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noun, plural: legumes

(botany) A type of dehiscent fruit that split open at both edges (sutures) when mature

(taxonomy) A common name for any of the members of the taxonomic family Leguminosae (Fabaceae) that produce legume fruits and form root nodules (in symbiosis with nitrogen-fixing bacteria)


In botany, a legume pertains to a type of a dehiscent fruit. Fruits of flowering plants may be grouped into three based on dehiscence: (1) dehiscent fruit, (2) indehiscent fruit, and (3) schizocarpic fruit. A dehiscent fruit is a fruit that splits open when ripe. A legume is a dehiscent fruit that splits open at both edges (sutures). It arises from a superior unilocular ovary with a single carpel.

In plant taxonomy, legumes include the members of the family Leguminose (or Fabaceae) characterized by their production of legume fruits and their symbiosis with nitrogen-fixing bacteria on their root nodules. Several species, like the vetches, cause lathyrism, favism, and other forms of poisoning of cattle or people. Other species yield useful materials like gums from acacia and various lectins like phytohemagglutinin from phaseolus.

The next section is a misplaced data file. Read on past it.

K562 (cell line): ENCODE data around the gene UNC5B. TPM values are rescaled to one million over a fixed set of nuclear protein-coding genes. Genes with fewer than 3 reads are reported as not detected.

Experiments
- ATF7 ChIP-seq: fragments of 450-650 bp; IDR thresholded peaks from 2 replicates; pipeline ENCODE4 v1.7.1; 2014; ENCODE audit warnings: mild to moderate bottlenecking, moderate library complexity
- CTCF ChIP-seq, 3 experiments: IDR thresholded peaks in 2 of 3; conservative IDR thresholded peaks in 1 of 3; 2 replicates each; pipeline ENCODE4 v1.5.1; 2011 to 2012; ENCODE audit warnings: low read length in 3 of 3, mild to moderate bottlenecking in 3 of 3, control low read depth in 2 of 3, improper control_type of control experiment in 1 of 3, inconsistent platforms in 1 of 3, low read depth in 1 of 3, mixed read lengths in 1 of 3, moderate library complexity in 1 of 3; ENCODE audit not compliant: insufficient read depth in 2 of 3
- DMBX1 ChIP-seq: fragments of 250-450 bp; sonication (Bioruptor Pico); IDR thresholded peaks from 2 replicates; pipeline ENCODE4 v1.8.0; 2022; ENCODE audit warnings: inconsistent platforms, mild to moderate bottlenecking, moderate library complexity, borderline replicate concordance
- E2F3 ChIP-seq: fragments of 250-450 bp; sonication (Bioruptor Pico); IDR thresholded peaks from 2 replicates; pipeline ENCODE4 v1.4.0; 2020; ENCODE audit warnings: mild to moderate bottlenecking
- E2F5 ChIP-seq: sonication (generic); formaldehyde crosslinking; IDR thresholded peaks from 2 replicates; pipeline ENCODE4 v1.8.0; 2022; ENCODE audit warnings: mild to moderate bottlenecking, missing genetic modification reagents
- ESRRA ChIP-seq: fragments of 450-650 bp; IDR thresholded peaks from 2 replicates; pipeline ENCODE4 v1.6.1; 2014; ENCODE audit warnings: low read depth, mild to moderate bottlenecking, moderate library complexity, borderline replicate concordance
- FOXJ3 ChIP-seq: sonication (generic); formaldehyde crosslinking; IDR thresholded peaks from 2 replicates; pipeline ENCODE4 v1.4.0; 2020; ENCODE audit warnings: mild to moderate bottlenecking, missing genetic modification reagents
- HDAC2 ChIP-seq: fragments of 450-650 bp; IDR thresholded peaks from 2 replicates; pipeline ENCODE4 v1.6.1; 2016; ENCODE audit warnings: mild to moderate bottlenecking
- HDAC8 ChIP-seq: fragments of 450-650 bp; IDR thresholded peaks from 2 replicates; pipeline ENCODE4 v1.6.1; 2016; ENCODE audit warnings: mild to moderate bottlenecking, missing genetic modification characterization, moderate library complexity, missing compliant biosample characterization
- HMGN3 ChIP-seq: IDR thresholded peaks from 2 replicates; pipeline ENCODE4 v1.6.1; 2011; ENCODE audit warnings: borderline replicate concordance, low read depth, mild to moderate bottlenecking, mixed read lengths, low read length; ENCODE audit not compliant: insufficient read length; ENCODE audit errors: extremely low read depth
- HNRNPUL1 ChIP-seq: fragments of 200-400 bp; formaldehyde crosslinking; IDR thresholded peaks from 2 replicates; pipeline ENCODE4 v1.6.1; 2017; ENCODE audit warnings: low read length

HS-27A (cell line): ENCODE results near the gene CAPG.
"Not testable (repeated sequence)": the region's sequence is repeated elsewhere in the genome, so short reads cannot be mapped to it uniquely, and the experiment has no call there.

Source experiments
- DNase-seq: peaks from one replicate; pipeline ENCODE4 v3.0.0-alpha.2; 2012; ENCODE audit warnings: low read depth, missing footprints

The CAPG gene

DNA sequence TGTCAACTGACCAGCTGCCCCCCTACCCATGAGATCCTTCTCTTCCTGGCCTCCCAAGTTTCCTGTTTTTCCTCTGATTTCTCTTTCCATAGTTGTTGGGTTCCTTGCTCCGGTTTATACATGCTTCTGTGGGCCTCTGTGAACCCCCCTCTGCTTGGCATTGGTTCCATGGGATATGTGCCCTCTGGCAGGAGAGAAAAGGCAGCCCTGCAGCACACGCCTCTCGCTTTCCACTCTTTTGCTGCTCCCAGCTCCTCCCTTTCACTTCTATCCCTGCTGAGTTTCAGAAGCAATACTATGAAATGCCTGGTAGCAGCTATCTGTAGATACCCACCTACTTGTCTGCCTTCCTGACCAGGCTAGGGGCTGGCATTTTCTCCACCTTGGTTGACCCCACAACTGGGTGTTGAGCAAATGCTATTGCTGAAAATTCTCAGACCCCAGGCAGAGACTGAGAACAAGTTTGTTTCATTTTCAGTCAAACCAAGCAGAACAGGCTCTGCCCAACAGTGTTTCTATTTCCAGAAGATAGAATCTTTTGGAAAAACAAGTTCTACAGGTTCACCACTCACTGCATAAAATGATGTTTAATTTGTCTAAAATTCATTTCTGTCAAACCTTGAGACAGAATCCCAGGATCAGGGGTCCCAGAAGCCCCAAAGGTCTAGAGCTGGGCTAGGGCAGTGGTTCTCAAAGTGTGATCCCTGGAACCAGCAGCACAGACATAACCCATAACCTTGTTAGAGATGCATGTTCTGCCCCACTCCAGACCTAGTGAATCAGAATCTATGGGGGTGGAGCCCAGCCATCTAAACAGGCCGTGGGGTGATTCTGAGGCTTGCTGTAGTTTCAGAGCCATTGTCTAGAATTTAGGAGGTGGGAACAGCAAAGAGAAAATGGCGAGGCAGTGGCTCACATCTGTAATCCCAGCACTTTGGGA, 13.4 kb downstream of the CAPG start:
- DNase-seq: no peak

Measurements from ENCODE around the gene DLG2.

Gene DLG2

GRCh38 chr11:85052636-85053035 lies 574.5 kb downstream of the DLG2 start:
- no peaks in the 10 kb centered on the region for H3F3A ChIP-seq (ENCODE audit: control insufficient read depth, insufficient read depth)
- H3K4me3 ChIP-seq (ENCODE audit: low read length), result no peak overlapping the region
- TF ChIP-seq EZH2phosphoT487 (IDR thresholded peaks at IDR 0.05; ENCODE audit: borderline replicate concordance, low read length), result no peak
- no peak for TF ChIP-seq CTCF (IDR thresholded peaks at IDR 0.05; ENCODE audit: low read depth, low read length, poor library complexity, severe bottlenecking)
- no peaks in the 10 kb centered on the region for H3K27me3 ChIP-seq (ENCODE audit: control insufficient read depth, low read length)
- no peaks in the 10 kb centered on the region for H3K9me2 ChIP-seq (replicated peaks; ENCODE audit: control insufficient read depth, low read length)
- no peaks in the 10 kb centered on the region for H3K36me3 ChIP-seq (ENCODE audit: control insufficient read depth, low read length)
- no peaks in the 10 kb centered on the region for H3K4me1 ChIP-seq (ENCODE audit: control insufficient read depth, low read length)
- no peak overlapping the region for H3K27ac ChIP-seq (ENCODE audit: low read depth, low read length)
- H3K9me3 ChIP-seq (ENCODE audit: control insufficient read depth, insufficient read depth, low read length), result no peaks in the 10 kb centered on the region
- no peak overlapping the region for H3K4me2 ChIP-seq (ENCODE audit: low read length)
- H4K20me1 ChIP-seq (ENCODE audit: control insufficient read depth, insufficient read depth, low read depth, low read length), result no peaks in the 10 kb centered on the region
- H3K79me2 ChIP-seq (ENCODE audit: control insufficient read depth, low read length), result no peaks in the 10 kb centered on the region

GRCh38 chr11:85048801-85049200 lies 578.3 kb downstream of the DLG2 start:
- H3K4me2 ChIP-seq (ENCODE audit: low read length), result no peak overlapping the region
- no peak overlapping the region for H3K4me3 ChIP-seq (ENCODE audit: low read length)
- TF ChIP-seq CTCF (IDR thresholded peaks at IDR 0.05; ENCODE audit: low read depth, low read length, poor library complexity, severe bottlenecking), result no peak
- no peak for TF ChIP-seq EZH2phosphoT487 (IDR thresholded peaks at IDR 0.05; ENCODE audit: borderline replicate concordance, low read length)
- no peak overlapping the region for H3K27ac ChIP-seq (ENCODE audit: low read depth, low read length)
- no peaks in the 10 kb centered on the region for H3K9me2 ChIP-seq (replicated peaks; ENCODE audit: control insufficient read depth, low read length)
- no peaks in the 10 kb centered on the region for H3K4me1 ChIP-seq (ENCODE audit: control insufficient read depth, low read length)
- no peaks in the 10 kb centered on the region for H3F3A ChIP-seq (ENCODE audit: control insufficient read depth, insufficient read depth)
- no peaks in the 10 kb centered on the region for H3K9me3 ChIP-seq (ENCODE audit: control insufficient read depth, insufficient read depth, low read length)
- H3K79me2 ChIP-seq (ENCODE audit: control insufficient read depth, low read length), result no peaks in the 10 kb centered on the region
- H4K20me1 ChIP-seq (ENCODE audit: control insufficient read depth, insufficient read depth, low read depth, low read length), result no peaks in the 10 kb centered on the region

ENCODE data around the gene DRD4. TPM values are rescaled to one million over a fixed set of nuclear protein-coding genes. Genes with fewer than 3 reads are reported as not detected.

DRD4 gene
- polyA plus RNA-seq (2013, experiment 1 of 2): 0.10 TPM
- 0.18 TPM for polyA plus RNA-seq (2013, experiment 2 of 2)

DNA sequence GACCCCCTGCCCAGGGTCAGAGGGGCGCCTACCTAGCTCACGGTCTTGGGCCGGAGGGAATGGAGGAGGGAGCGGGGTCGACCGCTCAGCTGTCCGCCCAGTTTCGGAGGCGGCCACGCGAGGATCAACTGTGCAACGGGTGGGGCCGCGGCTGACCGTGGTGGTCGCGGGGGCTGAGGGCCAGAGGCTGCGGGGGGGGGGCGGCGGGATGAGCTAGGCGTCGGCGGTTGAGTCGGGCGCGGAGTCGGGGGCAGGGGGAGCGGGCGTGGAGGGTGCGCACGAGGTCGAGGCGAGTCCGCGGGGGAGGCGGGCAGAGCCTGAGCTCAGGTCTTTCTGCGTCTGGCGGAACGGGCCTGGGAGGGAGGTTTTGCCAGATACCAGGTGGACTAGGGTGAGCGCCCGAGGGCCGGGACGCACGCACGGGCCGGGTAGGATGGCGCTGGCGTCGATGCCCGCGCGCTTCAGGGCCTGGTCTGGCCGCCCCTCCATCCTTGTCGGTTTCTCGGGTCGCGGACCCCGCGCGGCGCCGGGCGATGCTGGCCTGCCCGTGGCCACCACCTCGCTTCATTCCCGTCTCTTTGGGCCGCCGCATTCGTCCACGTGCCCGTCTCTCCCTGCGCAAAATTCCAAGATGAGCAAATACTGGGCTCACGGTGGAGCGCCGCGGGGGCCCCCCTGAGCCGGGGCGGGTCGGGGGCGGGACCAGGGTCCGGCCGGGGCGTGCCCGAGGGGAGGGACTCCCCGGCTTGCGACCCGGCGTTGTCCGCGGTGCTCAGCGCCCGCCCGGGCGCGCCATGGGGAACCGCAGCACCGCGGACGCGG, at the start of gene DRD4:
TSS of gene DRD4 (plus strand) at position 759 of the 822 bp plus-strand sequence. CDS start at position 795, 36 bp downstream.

Examples include alfalfa, clover, peas, beans, chickpeas, lentils, lupin bean, mesquite, carob, soybeans, peanuts and tamarind.

Word origin: Latin legūmen (“bean”)

See also:

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